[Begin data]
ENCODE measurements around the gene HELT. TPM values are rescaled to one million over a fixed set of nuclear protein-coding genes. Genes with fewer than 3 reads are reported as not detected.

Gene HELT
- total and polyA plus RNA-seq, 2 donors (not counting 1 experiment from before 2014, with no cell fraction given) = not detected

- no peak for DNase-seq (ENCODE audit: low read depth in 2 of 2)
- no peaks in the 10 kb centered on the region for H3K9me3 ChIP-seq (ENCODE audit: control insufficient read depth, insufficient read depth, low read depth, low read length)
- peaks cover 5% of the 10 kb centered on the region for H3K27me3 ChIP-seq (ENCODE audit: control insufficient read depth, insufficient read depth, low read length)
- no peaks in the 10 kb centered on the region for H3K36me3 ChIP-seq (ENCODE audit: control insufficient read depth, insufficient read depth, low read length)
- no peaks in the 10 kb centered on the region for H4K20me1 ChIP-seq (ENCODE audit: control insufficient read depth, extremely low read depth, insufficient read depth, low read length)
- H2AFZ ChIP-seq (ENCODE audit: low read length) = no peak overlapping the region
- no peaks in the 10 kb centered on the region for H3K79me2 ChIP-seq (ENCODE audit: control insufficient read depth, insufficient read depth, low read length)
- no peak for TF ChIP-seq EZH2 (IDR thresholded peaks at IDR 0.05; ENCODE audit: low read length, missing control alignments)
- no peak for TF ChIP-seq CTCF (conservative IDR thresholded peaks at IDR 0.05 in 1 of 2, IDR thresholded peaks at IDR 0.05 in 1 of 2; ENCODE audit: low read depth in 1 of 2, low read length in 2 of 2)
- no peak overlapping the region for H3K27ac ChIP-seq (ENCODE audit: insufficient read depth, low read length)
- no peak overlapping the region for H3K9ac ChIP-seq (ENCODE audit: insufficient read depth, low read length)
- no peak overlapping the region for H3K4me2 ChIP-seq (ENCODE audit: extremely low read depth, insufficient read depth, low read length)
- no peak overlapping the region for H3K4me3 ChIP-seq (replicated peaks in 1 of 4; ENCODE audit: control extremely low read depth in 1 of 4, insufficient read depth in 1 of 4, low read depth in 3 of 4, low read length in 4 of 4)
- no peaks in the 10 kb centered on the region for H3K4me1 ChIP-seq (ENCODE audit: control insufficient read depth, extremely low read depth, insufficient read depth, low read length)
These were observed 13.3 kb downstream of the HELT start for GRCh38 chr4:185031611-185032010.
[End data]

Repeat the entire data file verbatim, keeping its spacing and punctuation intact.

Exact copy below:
ENCODE measurements around the gene HELT. TPM values are rescaled to one million over a fixed set of nuclear protein-coding genes. Genes with fewer than 3 reads are reported as not detected.

Gene HELT
- total and polyA plus RNA-seq, 2 donors (not counting 1 experiment from before 2014, with no cell fraction given) = not detected

- no peak for DNase-seq (ENCODE audit: low read depth in 2 of 2)
- no peaks in the 10 kb centered on the region for H3K9me3 ChIP-seq (ENCODE audit: control insufficient read depth, insufficient read depth, low read depth, low read length)
- peaks cover 5% of the 10 kb centered on the region for H3K27me3 ChIP-seq (ENCODE audit: control insufficient read depth, insufficient read depth, low read length)
- no peaks in the 10 kb centered on the region for H3K36me3 ChIP-seq (ENCODE audit: control insufficient read depth, insufficient read depth, low read length)
- no peaks in the 10 kb centered on the region for H4K20me1 ChIP-seq (ENCODE audit: control insufficient read depth, extremely low read depth, insufficient read depth, low read length)
- H2AFZ ChIP-seq (ENCODE audit: low read length) = no peak overlapping the region
- no peaks in the 10 kb centered on the region for H3K79me2 ChIP-seq (ENCODE audit: control insufficient read depth, insufficient read depth, low read length)
- no peak for TF ChIP-seq EZH2 (IDR thresholded peaks at IDR 0.05; ENCODE audit: low read length, missing control alignments)
- no peak for TF ChIP-seq CTCF (conservative IDR thresholded peaks at IDR 0.05 in 1 of 2, IDR thresholded peaks at IDR 0.05 in 1 of 2; ENCODE audit: low read depth in 1 of 2, low read length in 2 of 2)
- no peak overlapping the region for H3K27ac ChIP-seq (ENCODE audit: insufficient read depth, low read length)
- no peak overlapping the region for H3K9ac ChIP-seq (ENCODE audit: insufficient read depth, low read length)
- no peak overlapping the region for H3K4me2 ChIP-seq (ENCODE audit: extremely low read depth, insufficient read depth, low read length)
- no peak overlapping the region for H3K4me3 ChIP-seq (replicated peaks in 1 of 4; ENCODE audit: control extremely low read depth in 1 of 4, insufficient read depth in 1 of 4, low read depth in 3 of 4, low read length in 4 of 4)
- no peaks in the 10 kb centered on the region for H3K4me1 ChIP-seq (ENCODE audit: control insufficient read depth, extremely low read depth, insufficient read depth, low read length)
These were observed 13.3 kb downstream of the HELT start for GRCh38 chr4:185031611-185032010.